Another American Lit response paperrrrrr.
I think I'm going to talk about three different things that, at the moment, have nothing in common, but maybe by the end they'll have some sort of connection.
The first topic I wanted to discuss comes from Walk Whitman's "Song of Myself". Section 28 seems to be about touch. He describes touch in such a way as if it is violating or raping him. I can understand how this section might be about sin or thoughts unwanted, but I'm going to pretend it's about touch. What really got me interested in this section was the last two lines; "You villain touch! What are you doing? My breath is tight in its throat, unclench your floodgates, you are too much for me." I've never really thought about touch. Of course when something pleasing or uncomfortable comes along I notice it. But I never really thought about what touch is. It's so common and always there, almost insignificant in light of all the other things going on. Though, in reality, it is all things going on, isn't it? If the world is how we perceive it, and touch is one of the six tools of our perception, then touch is part creator of our world around us? I feel like suddenly enlightened! The way Whitman describes touch seems to be completely correct to me, in a way. What we feel, physically, is uncontrollable on our part. We cannot control the sensations we get on any part of our body by the surrounding world. We are essentially always being raped and violated by everything else physical.
In the same poem, Whitman also comments on reality, saying "I accept Reality and dare not question it." This brings me to my second topic of believing what's in front of you, or listening to those assuming and uncontrollable thoughts we call our intuition. In Herman Melville's "Benito Cereno", Captain Delano is a very optimistic and unassuming man. He goes aboard a sketchy ship, which seems to be in distress, and tries to lend a hand. Throughout the story, things are happening around him, giving him "clues" that something is not how it seems. But, Captain Delano, being the positive man that he is, fights his assuming thoughts, and tries to stick to the facts he is presented, believing everything he is told and shown. By the reader, this may be viewed as naïve, but had Delano reacted to his first suspicion, thinking the ship was a pirate ship, he would have been wrong. Also, had he allowed those thoughts to permeate, creating imaginary stories of what could be, he may have reacted in a way that could have gotten him killed. The mind is a very powerful thing; it can create separate and very believable realities, different from the one which is perceived by our six senses. This is demonstrated by the narrators in Poe's "Ligeia" and "William Wilson". Therefore, I think it's important to always question, but never to over react on assumptions, which is what Captain Delano did. So, perhaps Captain Delano is a wise man, and not so much naive.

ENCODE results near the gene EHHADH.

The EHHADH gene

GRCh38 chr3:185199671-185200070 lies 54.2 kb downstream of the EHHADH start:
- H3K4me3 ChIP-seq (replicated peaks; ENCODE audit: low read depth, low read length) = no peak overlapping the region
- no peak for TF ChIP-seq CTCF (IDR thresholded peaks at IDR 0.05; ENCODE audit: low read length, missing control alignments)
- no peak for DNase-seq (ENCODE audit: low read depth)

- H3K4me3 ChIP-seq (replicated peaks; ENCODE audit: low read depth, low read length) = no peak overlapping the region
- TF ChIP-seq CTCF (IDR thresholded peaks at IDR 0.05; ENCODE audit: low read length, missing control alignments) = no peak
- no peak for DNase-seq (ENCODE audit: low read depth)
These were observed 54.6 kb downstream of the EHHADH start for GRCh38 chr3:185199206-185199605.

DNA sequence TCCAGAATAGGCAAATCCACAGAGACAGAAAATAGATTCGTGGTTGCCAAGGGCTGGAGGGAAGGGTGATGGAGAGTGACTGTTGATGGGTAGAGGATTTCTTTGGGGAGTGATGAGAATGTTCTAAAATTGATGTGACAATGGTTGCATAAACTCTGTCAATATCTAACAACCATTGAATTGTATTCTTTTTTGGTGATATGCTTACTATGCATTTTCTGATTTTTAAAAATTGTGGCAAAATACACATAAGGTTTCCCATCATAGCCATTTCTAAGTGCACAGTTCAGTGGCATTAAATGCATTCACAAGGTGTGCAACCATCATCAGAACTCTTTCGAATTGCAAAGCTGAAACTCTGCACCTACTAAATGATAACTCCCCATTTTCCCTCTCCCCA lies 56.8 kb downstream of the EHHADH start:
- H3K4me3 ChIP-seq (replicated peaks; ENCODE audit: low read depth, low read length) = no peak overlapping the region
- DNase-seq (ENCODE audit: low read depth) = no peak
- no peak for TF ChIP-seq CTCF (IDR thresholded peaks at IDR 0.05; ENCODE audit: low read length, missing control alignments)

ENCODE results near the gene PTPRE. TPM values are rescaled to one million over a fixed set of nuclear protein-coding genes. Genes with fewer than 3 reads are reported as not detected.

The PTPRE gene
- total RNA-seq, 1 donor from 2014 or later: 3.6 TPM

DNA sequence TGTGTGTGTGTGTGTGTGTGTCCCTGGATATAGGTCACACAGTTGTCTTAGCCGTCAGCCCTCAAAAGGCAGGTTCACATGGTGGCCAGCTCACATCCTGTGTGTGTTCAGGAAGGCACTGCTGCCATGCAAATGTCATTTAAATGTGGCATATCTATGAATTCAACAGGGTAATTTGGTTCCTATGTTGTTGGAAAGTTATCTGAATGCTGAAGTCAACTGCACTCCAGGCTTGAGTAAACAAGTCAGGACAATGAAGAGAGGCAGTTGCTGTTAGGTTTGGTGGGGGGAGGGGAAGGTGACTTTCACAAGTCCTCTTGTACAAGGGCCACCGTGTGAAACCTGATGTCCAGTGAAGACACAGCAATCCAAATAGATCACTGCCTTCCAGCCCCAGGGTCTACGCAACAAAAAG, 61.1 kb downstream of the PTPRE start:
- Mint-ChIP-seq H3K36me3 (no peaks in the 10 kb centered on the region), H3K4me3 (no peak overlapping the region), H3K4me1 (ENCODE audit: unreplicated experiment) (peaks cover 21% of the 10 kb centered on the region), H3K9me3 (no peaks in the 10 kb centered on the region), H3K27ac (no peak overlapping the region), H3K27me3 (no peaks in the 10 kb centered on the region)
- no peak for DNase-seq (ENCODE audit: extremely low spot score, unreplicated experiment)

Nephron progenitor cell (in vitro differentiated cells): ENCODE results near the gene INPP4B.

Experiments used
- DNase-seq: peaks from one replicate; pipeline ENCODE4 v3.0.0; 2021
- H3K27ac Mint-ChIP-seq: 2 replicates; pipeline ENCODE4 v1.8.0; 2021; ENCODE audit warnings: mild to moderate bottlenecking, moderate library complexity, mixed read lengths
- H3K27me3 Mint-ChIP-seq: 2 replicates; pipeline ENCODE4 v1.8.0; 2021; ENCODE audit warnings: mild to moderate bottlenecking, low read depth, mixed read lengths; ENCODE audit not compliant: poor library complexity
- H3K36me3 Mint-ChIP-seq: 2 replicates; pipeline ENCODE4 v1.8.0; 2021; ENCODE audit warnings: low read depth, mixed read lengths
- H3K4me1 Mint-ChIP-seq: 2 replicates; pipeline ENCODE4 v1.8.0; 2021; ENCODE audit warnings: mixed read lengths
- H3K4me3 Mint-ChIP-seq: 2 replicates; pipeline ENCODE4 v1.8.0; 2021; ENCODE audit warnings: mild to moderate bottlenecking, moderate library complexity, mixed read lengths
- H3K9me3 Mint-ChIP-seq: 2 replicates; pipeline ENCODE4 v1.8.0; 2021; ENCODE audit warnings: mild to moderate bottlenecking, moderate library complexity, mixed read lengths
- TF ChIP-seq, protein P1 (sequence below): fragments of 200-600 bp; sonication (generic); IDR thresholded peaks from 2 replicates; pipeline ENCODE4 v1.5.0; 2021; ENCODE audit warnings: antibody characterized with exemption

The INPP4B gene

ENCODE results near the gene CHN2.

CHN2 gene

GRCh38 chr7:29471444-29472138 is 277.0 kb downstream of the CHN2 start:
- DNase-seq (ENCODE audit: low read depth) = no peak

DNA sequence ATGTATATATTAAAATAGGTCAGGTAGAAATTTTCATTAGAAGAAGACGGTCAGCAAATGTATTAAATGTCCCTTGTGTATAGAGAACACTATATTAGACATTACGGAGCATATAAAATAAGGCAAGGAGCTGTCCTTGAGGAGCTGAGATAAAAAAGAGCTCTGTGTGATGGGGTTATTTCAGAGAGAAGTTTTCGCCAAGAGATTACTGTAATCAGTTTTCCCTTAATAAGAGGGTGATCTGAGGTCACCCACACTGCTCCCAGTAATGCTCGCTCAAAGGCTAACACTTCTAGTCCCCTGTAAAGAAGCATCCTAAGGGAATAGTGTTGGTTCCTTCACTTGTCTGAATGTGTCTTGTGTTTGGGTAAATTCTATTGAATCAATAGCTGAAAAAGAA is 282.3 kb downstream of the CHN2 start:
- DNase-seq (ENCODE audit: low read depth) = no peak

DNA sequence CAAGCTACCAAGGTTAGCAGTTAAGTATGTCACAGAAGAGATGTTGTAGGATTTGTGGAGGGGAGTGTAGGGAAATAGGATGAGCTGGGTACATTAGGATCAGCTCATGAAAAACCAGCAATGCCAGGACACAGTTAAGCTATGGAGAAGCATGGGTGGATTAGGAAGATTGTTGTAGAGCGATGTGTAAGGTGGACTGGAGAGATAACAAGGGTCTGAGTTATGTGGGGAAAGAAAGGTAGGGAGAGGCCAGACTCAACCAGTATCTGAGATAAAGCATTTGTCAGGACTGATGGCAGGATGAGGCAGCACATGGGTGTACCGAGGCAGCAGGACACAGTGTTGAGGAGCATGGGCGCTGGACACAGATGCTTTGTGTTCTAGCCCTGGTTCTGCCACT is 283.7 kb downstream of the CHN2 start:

The third topic I want to talk about also deals with reality; the reality in death. Whitman's "When Lilacs Last in the Dooryard Bloom'd" is a great representation of the progression of life during and after death. In "Song of Myself" Whitman states his belief of death, "The smallest sprout shows there is really no death." With a belief such as this one, one would think that this man might celebrate "death", and not mourn it. But, as shown in the beginning of "Lilacs", when death is something close and present in his life, Whitman does mourn and is put in a state of depression and deep sorrow. Though, as time moves forward and the poem progresses, Whitman joins his belief in the celebration of death, because it isn't at the moment present. I think Whitman sees this cycle of contradiction he makes and states it in the third line of the poem "I mourn'd, and yet shall mourn with ever-returning spring." With every death he will mourn, even if he believes in his mind that death is celebratory, when it becomes a reality, he unwillingly will feel the sorrow. I mentioned before that the mind can create separate realities, and here, I think it is an example. We can take everything presented to us in life, and deal with it and mold it into whatever we want to. Death seems to be the worst possible outcome, especially for those we love. It is inevitable to feel sorrow when it happens and is present, but we can choose to allow the thoughts to permeate our lives and destroy us with this sorrow, or we can look at it under a new light, make peace with it, and believe that the dead is in fact living, just in a different form. Yay! I made connections.